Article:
Mutation 3: LOUP GAROU

We also developed another variation of Mafia after I taught about the Loup Garou. Last month I taught a mini unit on the Chupacabra, and the kids loved it so so much that I decided to teach a similar mini unit on a local, creepy Louisiana legend called the Loup Garou. (I am selling both units individually and as a set in my Teachers Pay Teachers store). This game is much more like the long lengthy Mafia and allows for lots of great input!

Have students sit in a circle, just like Mafia. You will instruct students to fall asleep. Then you will select one Loup Garou and one hunter. Touch the head of the Loup Garou ONCE to indicate they are the Loup Garou, and the hunter’s head TWICE, indicating they are selected to be the hunter.

Everyone MUST remain seated and silent, with their eyes closed until YOU the narrator, tell them to wake up.

Instruct the LOUP GAROU to wake up. The Loup Garou must silently communicate to you who they wish to attack. After they’ve done so, tell them to go back to sleep.

Next, awaken the hunter. Tell them to indicate who they want to kill (I played this with Middle School and felt it was perfectly fine. I don’t know if I would play with younger children,. You know your population and your students best! You be the judge) The hunter must indicate who they think is the Loup Garou (whoever they are choosing to kill) silently so that nobody in the class knows who the hunter is.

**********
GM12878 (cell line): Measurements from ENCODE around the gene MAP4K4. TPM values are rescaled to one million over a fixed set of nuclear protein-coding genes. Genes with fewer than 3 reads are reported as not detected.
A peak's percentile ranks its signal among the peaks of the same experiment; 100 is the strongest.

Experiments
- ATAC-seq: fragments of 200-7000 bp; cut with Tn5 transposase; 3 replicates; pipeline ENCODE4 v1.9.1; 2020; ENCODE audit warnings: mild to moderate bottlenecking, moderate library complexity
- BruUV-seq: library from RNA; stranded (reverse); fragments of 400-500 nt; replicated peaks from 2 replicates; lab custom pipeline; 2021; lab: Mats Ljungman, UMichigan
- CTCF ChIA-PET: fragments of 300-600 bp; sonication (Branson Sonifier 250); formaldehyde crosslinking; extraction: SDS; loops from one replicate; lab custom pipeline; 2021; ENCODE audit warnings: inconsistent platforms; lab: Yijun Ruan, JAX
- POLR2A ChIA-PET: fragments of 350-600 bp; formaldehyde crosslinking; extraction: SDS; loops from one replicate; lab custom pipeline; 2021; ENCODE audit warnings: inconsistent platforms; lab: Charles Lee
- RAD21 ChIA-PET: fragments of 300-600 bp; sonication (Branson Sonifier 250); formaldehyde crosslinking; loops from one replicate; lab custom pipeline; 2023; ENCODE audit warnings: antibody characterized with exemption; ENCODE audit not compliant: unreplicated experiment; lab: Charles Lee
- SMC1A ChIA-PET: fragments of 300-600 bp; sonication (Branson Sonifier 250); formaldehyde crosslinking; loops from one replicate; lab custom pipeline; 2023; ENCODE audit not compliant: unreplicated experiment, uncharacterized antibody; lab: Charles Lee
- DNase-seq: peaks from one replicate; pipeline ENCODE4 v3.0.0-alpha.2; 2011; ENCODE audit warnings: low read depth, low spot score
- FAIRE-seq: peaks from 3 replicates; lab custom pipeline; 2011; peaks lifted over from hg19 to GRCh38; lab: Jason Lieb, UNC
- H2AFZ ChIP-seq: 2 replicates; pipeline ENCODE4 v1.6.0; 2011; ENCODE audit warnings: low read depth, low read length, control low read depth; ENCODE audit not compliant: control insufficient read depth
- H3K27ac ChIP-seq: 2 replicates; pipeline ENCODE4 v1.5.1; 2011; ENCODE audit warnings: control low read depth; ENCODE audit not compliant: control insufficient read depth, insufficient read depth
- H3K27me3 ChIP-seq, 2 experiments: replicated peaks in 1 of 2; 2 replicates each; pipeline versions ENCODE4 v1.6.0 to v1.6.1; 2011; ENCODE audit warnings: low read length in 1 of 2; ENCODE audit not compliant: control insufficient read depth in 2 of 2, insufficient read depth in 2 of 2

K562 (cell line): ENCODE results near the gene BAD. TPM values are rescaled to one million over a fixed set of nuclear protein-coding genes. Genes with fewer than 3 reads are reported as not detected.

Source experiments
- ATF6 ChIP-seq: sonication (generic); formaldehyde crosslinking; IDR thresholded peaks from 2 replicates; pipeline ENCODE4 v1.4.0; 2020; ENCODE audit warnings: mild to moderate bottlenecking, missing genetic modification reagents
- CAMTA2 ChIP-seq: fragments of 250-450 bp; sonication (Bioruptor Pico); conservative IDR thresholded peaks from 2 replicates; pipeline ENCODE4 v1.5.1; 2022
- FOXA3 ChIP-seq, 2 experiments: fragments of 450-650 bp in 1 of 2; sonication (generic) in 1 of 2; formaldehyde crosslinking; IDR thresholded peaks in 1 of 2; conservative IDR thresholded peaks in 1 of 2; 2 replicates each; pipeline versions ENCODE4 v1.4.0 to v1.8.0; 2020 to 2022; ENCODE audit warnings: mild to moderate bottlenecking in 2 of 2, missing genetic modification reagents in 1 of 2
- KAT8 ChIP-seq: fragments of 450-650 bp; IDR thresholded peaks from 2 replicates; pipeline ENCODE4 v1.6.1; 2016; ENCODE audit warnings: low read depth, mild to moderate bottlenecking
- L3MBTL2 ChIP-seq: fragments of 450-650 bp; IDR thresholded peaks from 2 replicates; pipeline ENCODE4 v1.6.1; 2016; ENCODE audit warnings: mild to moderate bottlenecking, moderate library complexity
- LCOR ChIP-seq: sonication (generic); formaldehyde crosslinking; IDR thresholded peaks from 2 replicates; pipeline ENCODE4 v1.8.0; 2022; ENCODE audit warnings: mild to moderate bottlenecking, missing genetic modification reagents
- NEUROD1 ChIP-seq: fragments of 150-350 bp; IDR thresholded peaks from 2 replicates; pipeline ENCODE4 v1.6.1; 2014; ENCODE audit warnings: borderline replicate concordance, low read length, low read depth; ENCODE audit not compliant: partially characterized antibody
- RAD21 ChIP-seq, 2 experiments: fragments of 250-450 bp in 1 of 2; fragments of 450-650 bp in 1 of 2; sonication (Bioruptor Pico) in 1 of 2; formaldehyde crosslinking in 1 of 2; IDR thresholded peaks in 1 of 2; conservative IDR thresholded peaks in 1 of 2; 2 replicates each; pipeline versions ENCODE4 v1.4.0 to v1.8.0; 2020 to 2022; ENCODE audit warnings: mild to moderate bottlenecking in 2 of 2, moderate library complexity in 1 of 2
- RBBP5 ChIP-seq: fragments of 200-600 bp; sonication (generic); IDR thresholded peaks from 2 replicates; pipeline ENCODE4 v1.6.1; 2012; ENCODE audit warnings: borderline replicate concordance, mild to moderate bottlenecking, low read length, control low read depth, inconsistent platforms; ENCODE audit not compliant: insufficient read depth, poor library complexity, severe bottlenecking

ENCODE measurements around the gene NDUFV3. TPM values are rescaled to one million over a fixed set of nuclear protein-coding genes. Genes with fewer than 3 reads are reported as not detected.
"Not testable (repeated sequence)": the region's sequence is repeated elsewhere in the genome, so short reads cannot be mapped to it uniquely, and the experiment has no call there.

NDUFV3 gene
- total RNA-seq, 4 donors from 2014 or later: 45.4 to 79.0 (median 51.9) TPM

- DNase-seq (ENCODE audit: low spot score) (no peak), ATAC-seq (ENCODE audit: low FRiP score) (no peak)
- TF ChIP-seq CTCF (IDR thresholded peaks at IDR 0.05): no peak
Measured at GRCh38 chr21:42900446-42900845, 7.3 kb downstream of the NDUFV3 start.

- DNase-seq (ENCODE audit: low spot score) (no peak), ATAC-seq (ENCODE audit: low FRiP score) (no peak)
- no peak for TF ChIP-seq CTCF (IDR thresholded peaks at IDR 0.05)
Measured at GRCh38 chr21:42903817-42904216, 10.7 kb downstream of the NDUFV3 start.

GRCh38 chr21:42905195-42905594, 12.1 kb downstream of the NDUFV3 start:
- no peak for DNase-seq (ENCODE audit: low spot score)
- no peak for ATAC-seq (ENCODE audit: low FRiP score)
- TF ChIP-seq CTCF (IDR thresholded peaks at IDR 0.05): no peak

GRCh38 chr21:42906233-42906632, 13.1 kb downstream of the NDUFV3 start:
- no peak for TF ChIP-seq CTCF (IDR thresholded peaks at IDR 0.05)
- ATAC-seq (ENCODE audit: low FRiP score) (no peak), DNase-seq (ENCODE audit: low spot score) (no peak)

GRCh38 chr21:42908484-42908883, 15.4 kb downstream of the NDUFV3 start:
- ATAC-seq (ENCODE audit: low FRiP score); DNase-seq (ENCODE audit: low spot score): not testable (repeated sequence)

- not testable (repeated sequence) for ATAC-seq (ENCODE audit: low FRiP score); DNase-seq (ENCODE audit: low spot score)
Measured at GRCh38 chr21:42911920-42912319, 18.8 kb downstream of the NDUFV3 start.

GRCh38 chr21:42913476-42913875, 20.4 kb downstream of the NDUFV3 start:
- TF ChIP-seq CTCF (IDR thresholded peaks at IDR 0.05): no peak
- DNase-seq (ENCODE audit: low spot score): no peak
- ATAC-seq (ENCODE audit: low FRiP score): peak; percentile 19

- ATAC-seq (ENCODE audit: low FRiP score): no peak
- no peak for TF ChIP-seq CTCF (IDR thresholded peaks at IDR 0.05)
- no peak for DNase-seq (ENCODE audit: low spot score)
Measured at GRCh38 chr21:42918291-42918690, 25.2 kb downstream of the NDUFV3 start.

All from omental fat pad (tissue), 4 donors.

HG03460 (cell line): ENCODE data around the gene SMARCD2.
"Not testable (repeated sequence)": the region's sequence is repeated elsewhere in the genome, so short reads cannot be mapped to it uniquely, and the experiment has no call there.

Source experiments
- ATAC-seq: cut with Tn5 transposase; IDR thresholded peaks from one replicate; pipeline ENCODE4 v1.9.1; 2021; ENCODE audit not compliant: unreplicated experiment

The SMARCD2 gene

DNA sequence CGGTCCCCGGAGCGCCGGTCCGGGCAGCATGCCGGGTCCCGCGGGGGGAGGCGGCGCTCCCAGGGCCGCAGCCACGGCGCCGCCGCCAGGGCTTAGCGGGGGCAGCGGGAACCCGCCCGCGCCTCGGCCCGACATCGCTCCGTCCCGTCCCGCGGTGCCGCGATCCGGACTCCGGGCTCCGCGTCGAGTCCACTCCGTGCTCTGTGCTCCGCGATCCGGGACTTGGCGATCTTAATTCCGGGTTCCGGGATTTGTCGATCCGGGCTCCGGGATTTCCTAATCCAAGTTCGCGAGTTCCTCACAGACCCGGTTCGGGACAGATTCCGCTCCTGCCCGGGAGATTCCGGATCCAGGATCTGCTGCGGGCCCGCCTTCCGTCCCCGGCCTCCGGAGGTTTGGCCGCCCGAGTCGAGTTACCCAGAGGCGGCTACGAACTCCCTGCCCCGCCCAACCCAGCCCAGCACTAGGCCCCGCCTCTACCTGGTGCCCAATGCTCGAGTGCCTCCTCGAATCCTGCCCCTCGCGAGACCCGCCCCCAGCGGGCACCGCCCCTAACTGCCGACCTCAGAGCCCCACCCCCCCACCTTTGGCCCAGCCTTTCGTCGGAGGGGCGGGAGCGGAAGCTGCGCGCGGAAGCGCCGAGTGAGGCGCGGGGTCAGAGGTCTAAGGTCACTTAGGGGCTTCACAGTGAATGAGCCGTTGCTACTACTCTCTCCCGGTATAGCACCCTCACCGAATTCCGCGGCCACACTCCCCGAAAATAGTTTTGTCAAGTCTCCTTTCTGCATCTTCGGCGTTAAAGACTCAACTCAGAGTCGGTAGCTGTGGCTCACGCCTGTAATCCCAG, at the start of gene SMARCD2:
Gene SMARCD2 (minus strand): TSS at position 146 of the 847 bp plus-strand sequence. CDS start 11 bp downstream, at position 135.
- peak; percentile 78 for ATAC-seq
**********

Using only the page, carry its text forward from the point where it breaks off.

Touch the head of the person that was attacked by the Loup Garou. Inform the class that someone was attacked in the night and there is a new Loup Garou now. Wake everyone up and take the opportunity for intensely engaging input and tell them a story of a Loup Garou attack. Do NOT indicate WHO was attacked or who did the attacking. The person that the cazador attacked INCORRECTLY, is revealed and that person then becomes an angel and can play with their eyes open.

Now when you tell everyone to fall asleep you will have TWO Loup Garous, they must SILENTLY agree upon who to attack. The game is over when the hunter kills ALL the Loup Garous or when the Loup Garou kills the hunter.

So, there you have it! Lots of videos and lots of versions of my favorite game! 🙂